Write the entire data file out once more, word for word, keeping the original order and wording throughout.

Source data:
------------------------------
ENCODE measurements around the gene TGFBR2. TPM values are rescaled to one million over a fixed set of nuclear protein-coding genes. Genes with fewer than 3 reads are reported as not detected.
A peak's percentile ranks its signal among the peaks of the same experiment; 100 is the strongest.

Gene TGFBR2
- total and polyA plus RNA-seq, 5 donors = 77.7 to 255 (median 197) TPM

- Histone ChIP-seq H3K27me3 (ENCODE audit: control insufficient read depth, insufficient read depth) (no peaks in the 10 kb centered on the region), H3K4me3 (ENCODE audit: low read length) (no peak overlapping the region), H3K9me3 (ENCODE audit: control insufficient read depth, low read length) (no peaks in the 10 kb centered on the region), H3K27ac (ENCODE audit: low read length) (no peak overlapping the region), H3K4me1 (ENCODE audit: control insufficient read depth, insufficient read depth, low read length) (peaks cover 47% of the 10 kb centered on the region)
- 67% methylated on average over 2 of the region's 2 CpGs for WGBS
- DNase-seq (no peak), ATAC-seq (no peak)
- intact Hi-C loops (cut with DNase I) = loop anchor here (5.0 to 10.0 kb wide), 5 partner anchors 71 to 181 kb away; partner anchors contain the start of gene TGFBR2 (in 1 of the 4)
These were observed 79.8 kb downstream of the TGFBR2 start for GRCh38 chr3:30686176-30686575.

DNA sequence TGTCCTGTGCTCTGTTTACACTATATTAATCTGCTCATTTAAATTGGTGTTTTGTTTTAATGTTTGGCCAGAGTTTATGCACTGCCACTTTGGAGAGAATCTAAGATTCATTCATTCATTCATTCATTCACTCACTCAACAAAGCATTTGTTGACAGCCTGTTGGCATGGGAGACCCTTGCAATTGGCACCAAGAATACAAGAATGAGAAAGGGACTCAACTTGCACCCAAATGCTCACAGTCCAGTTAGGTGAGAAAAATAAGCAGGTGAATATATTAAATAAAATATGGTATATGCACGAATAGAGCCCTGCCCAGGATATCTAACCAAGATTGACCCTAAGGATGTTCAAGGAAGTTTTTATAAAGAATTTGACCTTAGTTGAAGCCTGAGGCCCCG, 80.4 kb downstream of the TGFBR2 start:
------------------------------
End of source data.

ENCODE measurements around the gene TGFBR2. TPM values are rescaled to one million over a fixed set of nuclear protein-coding genes. Genes with fewer than 3 reads are reported as not detected.
A peak's percentile ranks its signal among the peaks of the same experiment; 100 is the strongest.

Gene TGFBR2
- total and polyA plus RNA-seq, 5 donors = 77.7 to 255 (median 197) TPM

- Histone ChIP-seq H3K27me3 (ENCODE audit: control insufficient read depth, insufficient read depth) (no peaks in the 10 kb centered on the region), H3K4me3 (ENCODE audit: low read length) (no peak overlapping the region), H3K9me3 (ENCODE audit: control insufficient read depth, low read length) (no peaks in the 10 kb centered on the region), H3K27ac (ENCODE audit: low read length) (no peak overlapping the region), H3K4me1 (ENCODE audit: control insufficient read depth, insufficient read depth, low read length) (peaks cover 47% of the 10 kb centered on the region)
- 67% methylated on average over 2 of the region's 2 CpGs for WGBS
- DNase-seq (no peak), ATAC-seq (no peak)
- intact Hi-C loops (cut with DNase I) = loop anchor here (5.0 to 10.0 kb wide), 5 partner anchors 71 to 181 kb away; partner anchors contain the start of gene TGFBR2 (in 1 of the 4)
These were observed 79.8 kb downstream of the TGFBR2 start for GRCh38 chr3:30686176-30686575.

DNA sequence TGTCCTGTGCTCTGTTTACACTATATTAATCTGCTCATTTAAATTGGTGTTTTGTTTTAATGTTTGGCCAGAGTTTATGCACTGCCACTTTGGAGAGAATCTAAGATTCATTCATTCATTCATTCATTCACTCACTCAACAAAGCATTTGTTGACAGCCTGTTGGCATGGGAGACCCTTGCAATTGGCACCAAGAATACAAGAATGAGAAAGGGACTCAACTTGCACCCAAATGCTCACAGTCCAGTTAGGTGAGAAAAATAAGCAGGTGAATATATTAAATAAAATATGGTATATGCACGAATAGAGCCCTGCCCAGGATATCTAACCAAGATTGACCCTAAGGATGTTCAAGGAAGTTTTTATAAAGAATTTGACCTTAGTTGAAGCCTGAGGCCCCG, 80.4 kb downstream of the TGFBR2 start: